But then I learned from Petra Giloy-Hirtz' introduction that "for four years, Becker sought out certain sites over and over again, observing them for days at a time to find out what was typical about them, yet unique and previously unseen." I briefly wondered how one can know what was previously unseen, and by whom, but was then told that "the results are landscape photographs of great beauty, of an untouched and magical nature seemingly from a distant cosmos. And photographs from a changing landscape: cultivated or damaged by human hands".
The only permanent thing is change, the Buddhists say, and this is precisely what Olaf Otto Becker and Hatje Cantz are showing us by juxtaposing photographs of the same site but from a different time. To demonstrate this by using "untouched" nature makes it especially convincing. And fascinating.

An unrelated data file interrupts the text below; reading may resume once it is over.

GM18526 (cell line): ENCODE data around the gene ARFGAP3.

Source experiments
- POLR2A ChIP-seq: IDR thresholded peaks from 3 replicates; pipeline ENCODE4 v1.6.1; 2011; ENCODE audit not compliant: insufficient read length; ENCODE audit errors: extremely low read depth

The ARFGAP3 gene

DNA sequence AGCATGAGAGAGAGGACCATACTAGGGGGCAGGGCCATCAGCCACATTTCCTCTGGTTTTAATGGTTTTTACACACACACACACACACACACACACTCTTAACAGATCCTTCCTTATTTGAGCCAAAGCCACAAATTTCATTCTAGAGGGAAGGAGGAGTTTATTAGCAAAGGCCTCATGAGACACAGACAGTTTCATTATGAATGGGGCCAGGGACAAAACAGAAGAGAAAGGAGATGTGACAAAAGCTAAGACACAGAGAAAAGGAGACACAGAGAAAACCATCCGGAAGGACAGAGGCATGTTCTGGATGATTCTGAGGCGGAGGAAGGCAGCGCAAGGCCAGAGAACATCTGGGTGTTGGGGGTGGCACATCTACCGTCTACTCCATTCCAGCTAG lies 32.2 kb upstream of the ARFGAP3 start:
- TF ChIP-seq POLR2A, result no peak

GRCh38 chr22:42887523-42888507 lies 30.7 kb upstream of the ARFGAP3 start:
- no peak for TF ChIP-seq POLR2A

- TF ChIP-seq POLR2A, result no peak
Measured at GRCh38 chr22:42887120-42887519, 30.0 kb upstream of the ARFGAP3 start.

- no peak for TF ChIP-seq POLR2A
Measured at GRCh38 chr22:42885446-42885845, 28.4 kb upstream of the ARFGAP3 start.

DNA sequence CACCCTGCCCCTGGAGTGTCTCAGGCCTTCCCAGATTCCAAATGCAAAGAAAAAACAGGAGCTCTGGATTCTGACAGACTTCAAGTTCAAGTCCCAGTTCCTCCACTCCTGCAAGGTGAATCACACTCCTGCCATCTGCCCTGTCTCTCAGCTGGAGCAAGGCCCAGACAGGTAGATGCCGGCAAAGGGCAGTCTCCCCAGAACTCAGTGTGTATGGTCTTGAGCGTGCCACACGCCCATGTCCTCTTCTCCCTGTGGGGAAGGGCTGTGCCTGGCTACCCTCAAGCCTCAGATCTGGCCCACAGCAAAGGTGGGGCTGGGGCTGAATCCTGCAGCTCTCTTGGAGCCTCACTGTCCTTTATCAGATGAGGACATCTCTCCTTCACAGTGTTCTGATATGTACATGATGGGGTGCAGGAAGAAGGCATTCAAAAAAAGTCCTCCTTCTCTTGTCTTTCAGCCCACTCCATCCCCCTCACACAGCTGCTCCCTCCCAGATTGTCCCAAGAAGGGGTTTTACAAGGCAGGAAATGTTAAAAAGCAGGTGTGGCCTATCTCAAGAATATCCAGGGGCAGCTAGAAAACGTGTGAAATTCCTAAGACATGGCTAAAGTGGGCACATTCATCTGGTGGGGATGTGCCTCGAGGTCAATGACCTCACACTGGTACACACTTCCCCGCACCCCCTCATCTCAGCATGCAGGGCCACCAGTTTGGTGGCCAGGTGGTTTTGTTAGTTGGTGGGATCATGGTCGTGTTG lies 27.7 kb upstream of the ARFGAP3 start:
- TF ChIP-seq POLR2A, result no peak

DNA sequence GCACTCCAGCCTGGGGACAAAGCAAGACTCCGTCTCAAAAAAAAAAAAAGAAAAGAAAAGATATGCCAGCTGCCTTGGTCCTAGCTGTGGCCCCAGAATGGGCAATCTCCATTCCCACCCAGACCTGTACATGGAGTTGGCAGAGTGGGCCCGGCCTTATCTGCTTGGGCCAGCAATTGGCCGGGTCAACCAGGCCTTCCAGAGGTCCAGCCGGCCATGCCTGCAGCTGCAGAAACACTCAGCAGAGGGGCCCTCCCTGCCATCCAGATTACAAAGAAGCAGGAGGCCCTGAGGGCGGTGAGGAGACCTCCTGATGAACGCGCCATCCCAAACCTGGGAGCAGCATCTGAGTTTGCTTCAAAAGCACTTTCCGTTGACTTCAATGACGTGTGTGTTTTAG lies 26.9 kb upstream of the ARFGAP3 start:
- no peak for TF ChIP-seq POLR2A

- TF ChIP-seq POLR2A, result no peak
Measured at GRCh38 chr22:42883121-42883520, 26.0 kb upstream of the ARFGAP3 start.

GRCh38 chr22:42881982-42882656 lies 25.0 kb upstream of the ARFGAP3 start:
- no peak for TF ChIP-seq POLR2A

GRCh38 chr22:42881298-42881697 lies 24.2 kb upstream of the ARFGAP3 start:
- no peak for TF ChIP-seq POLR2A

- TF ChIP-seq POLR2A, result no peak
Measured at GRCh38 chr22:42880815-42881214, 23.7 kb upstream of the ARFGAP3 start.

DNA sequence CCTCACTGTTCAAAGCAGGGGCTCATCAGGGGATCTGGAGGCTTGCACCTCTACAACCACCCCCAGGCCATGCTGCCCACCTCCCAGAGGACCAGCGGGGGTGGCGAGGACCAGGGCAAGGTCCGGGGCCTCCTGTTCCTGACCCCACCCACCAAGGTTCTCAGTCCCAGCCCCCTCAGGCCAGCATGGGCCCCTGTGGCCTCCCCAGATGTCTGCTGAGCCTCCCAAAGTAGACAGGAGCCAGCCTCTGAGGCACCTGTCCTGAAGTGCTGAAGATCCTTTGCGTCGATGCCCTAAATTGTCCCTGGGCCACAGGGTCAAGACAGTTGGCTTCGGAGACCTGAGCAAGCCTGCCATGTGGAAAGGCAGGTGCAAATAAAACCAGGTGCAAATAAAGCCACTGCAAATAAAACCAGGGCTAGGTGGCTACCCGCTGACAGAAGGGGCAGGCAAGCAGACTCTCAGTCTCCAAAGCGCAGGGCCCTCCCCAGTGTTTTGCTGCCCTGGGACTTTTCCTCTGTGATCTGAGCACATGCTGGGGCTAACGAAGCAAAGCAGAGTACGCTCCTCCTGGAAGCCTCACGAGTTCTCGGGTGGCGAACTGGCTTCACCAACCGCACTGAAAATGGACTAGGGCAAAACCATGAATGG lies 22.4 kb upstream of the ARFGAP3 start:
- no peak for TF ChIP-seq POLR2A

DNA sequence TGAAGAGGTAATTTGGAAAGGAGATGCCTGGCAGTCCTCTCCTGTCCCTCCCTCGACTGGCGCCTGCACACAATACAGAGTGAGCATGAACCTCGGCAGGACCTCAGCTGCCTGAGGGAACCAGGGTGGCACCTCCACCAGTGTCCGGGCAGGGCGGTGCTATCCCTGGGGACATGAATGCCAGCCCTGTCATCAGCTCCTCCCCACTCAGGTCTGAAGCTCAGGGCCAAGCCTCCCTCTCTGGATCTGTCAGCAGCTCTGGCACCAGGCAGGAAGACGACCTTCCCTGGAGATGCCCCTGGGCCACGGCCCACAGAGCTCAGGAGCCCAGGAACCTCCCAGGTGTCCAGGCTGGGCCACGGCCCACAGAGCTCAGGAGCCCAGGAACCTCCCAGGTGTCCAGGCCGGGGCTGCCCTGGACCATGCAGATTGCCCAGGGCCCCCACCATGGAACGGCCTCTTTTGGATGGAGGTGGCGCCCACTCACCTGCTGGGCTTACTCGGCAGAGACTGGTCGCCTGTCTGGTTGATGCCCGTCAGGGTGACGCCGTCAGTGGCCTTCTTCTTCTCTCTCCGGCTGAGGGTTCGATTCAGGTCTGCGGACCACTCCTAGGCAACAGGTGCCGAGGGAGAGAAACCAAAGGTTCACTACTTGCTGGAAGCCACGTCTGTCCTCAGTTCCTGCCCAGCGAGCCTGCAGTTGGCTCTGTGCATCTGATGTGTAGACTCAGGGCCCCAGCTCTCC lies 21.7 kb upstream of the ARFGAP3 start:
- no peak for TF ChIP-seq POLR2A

There is also another kind of pictures to be found in this book. Products of our man-made world. To me, they look totally unreal. They do not seem to belong, they appear as if from outer space. I felt touched by them, I saw them as testimony of how lost we are in this world.
Judging from Gloy-Hirtz intro, Becker had other things in mind when taking these shots. For him they seem to document how "heedlessly" we treat nature. Not that I disagree, I just happen to read his photographs differently.
Under the Nordic Light
A Journey through Time / Iceland 1999-2011
Hatke Cantz, Ostfildern 2011